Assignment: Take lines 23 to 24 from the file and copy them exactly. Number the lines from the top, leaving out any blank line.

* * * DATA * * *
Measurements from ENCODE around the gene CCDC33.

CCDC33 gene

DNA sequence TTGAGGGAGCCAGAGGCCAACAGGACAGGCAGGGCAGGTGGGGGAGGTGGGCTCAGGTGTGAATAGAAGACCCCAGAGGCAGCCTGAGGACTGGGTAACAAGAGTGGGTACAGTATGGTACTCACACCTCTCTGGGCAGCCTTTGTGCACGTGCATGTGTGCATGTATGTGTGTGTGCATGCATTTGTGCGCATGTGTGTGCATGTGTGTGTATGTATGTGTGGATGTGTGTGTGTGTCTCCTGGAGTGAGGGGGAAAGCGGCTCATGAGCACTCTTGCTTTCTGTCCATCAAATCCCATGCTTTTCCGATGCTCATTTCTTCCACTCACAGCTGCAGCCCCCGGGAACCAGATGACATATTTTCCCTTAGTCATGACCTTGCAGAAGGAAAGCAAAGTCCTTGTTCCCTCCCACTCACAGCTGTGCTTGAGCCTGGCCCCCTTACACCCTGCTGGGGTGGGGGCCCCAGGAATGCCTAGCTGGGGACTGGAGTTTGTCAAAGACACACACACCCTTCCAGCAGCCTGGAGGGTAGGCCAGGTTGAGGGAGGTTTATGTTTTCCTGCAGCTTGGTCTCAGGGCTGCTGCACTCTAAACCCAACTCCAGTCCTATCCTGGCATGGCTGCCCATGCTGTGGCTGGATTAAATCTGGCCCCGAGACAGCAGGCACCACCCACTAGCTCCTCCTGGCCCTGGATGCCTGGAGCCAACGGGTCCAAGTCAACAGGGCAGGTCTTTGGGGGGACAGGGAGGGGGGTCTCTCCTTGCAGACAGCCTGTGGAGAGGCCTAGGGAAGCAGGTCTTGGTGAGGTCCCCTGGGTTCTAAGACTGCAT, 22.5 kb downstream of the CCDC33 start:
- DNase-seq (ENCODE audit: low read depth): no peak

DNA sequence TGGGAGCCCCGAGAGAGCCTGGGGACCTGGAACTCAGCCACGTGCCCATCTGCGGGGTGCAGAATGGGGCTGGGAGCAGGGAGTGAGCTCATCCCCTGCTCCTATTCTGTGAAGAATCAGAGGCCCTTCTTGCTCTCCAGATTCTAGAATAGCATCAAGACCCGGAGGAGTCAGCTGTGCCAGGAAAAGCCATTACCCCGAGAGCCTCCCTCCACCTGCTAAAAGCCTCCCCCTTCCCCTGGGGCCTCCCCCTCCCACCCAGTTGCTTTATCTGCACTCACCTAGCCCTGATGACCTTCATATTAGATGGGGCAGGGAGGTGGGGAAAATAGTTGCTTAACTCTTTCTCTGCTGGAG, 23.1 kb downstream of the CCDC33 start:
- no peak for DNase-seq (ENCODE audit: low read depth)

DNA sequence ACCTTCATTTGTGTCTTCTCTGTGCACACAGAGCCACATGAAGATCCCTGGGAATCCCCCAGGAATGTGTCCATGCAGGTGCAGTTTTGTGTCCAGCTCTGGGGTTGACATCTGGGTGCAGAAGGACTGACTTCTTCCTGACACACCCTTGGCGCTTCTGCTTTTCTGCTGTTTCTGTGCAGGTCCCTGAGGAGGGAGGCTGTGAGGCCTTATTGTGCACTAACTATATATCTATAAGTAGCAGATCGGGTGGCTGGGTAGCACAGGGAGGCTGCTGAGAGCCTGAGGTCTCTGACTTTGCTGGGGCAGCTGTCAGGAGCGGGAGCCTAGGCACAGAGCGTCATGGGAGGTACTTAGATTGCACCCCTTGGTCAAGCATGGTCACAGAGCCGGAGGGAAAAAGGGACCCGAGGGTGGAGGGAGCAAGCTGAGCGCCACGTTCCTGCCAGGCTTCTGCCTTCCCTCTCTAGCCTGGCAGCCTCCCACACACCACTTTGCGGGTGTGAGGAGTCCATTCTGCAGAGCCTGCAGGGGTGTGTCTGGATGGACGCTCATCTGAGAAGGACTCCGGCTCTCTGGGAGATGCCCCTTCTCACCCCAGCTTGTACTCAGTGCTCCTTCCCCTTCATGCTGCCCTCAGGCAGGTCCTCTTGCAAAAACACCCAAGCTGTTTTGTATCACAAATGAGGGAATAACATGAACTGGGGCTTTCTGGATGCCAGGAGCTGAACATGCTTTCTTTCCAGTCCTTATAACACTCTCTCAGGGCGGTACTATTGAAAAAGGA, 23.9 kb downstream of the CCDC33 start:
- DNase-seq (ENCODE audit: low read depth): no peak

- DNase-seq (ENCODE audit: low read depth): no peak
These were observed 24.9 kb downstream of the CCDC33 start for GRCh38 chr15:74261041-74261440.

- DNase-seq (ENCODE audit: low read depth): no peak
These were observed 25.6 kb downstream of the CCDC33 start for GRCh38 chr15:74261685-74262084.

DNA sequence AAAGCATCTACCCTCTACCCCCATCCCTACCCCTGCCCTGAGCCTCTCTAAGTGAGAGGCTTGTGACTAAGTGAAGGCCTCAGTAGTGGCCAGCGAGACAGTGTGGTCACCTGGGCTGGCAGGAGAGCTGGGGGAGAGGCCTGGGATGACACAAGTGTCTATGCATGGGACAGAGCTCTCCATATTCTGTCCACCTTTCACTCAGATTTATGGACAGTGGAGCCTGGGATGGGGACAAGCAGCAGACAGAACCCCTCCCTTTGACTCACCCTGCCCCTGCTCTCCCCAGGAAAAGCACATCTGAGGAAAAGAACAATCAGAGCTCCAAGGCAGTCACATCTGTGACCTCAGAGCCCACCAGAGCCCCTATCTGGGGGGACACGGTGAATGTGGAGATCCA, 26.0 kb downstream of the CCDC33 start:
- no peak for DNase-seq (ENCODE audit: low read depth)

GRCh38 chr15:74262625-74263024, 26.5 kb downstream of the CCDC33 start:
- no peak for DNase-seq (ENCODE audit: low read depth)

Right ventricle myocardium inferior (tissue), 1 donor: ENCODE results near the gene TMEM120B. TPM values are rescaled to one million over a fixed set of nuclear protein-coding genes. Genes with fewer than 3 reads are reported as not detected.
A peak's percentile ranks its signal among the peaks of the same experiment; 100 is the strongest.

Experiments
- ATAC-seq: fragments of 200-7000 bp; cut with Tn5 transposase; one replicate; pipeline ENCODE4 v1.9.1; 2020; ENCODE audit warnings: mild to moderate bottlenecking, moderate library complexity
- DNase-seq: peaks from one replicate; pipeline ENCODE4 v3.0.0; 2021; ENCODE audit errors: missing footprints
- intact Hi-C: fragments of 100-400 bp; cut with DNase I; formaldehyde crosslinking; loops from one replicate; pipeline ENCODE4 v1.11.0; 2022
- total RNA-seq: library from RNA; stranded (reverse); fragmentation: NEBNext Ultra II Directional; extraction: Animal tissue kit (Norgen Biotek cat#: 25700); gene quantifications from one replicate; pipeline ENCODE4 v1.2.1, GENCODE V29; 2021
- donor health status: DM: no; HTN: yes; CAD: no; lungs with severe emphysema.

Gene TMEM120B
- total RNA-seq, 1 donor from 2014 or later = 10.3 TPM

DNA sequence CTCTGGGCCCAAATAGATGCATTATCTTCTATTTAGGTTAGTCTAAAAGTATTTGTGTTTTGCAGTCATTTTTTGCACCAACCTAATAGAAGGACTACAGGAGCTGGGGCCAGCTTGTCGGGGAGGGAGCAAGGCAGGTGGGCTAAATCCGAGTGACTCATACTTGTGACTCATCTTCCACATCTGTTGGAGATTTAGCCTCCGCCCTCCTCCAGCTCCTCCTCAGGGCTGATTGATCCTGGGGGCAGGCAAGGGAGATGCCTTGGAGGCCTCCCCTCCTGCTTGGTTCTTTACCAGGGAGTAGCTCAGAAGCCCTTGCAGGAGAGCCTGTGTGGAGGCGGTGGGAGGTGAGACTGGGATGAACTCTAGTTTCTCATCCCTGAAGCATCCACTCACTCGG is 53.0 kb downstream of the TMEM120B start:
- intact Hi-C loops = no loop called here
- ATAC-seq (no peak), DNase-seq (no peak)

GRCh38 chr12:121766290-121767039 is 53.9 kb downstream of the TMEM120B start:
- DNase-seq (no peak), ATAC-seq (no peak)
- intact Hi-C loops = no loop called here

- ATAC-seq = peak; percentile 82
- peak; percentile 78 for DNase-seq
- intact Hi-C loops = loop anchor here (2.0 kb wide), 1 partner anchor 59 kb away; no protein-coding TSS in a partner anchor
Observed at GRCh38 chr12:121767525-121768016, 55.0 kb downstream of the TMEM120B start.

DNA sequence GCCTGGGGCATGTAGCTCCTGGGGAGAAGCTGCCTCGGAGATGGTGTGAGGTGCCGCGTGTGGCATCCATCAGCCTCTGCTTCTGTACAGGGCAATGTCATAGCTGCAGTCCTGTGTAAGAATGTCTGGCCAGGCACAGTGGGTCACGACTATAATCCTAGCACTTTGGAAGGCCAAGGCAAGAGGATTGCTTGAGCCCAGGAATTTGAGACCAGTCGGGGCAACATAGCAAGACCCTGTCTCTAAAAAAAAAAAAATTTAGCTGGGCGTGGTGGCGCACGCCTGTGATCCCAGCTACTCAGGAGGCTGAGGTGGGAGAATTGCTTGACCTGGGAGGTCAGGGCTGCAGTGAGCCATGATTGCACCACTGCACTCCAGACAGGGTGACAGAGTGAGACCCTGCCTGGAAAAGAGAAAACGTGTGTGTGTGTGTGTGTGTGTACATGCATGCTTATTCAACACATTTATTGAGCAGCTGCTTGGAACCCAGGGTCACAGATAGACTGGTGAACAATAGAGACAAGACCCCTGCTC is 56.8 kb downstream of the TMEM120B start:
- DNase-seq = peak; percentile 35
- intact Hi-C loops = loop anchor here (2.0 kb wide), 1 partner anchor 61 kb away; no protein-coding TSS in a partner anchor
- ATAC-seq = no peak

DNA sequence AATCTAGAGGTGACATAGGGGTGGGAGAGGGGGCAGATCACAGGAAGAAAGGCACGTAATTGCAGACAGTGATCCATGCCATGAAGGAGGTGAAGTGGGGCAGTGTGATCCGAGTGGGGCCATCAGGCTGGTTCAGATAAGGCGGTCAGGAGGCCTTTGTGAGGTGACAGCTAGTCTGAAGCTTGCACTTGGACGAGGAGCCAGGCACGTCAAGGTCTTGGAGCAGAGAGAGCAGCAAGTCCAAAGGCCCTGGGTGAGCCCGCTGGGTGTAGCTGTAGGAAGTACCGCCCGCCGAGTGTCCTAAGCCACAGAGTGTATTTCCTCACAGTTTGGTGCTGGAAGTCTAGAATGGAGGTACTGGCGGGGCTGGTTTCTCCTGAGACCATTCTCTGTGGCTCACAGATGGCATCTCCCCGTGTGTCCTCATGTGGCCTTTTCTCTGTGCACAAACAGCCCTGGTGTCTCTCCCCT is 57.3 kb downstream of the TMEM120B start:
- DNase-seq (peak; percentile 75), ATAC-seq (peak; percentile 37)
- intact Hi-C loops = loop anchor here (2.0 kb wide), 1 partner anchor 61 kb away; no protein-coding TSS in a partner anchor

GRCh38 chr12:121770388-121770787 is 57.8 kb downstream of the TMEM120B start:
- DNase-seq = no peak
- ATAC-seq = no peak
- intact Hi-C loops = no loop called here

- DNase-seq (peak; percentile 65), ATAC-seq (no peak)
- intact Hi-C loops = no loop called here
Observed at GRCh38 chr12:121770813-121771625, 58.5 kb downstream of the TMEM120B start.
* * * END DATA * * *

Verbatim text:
- total RNA-seq: library from RNA; stranded (reverse); fragmentation: NEBNext Ultra II Directional; extraction: Animal tissue kit (Norgen Biotek cat#: 25700); gene quantifications from one replicate; pipeline ENCODE4 v1.2.1, GENCODE V29; 2021
- donor health status: DM: no; HTN: yes; CAD: no; lungs with severe emphysema.